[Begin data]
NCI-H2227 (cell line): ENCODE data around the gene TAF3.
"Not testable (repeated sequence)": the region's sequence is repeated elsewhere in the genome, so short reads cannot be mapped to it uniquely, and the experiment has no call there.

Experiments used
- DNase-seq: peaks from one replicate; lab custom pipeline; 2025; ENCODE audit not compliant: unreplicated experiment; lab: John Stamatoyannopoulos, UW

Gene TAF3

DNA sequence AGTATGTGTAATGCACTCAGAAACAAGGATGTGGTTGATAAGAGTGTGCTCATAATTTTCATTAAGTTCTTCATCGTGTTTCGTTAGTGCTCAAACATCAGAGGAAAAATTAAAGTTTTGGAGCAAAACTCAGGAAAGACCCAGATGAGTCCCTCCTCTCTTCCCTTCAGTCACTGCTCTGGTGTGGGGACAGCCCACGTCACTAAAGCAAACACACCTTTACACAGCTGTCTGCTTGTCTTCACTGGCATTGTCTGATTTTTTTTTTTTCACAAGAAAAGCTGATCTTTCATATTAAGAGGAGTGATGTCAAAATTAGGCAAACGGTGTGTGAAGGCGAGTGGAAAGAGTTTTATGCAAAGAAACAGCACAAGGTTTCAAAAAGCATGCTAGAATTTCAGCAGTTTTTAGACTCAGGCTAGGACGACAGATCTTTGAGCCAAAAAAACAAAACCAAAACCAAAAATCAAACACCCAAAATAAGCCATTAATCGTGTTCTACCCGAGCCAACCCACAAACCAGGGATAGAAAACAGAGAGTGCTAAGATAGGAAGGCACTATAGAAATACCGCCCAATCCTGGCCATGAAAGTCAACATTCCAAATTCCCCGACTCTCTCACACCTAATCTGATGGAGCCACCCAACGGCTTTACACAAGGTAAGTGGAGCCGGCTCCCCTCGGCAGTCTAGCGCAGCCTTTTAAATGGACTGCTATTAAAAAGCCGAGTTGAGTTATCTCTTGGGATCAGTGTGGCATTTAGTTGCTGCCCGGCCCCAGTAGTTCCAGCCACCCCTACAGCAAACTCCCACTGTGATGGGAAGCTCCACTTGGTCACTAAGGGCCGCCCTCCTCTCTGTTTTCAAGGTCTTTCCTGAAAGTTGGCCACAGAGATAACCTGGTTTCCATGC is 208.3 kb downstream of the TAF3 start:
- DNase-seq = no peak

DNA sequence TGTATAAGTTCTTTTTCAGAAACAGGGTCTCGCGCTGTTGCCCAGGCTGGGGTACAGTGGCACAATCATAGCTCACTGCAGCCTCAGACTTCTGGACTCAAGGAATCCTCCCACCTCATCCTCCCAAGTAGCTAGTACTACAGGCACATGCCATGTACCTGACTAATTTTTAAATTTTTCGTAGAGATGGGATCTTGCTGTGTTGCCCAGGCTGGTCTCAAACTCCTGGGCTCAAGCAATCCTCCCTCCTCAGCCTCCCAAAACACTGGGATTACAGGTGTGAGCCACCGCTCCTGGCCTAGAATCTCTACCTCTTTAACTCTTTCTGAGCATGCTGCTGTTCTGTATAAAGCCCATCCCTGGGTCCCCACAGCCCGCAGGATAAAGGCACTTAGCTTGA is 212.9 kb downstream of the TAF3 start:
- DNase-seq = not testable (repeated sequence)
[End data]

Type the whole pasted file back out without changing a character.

NCI-H2227 (cell line): ENCODE data around the gene TAF3.
"Not testable (repeated sequence)": the region's sequence is repeated elsewhere in the genome, so short reads cannot be mapped to it uniquely, and the experiment has no call there.

Experiments used
- DNase-seq: peaks from one replicate; lab custom pipeline; 2025; ENCODE audit not compliant: unreplicated experiment; lab: John Stamatoyannopoulos, UW

Gene TAF3

DNA sequence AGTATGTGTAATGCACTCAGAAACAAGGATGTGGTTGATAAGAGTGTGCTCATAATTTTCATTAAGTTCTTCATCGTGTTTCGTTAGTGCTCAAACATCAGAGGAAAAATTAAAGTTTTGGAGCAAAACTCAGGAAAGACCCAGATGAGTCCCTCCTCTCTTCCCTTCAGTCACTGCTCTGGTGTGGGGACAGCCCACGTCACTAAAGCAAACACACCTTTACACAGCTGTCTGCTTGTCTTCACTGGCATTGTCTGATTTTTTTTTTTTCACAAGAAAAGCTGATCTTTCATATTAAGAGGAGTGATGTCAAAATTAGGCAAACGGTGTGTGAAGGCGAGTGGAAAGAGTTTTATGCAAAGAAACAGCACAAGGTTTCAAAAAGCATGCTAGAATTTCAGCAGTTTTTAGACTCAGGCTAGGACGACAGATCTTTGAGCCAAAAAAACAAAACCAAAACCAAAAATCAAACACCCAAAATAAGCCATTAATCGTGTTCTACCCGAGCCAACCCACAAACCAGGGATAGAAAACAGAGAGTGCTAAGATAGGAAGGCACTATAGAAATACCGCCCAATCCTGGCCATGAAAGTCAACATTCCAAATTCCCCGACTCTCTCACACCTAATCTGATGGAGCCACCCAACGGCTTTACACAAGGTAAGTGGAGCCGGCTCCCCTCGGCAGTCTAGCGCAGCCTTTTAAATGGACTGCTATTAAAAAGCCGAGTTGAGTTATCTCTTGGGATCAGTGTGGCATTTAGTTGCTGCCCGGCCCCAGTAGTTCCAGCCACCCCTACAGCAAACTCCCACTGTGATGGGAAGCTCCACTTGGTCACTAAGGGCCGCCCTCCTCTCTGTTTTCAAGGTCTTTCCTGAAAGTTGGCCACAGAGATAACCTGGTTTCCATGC is 208.3 kb downstream of the TAF3 start:
- DNase-seq = no peak

DNA sequence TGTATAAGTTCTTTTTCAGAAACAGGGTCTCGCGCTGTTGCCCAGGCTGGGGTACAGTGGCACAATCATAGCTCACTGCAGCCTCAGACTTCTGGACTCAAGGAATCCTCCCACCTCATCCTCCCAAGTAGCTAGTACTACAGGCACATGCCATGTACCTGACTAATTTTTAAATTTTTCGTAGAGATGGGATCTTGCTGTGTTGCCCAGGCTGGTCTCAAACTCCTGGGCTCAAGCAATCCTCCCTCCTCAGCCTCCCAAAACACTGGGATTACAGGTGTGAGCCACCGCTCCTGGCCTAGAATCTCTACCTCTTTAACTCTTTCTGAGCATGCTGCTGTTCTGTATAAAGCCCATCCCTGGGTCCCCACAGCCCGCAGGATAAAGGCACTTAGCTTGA is 212.9 kb downstream of the TAF3 start:
- DNase-seq = not testable (repeated sequence)